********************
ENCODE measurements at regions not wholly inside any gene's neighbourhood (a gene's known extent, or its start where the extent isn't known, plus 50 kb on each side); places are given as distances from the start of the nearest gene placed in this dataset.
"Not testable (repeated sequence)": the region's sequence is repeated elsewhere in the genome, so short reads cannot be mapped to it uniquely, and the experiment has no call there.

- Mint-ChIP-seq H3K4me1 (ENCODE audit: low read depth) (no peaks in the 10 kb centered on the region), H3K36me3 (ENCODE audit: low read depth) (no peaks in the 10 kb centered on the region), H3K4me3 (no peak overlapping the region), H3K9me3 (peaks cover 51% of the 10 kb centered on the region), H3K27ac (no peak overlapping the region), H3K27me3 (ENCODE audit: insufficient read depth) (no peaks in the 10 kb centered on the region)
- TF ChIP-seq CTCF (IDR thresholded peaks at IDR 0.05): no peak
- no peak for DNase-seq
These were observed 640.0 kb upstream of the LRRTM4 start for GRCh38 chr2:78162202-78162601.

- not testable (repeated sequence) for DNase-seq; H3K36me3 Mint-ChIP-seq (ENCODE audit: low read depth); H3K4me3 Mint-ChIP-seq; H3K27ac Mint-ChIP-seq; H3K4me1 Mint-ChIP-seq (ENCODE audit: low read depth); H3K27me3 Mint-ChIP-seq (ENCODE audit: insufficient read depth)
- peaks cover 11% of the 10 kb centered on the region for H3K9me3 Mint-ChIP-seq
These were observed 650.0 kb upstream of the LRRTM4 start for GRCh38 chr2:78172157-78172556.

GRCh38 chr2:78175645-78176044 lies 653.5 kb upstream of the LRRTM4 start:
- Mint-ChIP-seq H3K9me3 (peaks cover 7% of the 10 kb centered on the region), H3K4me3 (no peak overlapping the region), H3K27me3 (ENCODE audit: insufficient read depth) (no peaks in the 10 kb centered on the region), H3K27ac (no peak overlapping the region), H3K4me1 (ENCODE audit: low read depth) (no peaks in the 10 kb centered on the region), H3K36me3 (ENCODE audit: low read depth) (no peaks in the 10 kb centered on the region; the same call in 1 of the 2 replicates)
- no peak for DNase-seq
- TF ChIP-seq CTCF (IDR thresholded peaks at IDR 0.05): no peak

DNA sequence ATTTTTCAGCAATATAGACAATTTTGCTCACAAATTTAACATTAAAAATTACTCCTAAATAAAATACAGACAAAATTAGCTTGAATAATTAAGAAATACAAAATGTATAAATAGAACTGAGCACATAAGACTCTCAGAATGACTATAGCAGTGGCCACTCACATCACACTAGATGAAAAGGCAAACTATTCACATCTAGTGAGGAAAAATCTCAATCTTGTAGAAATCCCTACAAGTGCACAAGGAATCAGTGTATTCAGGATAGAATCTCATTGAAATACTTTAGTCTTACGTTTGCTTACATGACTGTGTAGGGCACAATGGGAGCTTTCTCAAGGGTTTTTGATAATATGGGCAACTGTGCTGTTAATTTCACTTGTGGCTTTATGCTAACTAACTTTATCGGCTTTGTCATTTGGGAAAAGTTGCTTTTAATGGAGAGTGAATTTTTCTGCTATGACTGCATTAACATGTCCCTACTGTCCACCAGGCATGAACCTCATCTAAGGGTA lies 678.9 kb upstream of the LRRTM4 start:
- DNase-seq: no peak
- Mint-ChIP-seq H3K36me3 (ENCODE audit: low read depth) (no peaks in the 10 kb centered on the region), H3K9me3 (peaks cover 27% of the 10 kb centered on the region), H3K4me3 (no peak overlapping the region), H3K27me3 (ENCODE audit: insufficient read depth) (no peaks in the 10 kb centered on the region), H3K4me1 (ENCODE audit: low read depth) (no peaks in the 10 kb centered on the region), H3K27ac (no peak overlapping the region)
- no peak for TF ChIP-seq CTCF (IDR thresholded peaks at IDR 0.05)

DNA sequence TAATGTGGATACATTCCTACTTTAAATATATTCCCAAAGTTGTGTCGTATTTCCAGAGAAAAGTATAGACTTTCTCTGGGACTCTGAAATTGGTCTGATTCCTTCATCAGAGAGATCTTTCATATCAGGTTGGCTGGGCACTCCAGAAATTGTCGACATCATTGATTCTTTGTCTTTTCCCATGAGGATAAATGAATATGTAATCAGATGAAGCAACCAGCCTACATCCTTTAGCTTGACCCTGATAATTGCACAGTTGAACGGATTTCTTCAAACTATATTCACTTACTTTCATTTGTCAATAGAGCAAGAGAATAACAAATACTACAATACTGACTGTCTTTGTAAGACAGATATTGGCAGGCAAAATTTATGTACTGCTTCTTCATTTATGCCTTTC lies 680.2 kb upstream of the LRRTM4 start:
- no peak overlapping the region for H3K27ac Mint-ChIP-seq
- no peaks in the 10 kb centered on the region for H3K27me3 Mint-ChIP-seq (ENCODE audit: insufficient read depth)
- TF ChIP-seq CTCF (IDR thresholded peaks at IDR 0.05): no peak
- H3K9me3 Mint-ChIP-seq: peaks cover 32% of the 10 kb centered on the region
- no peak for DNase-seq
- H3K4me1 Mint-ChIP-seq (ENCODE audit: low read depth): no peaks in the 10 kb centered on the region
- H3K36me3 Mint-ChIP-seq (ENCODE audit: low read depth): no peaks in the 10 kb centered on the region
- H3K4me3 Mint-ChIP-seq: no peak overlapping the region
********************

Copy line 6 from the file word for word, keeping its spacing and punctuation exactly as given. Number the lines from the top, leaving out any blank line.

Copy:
These were observed 640.0 kb upstream of the LRRTM4 start for GRCh38 chr2:78162202-78162601.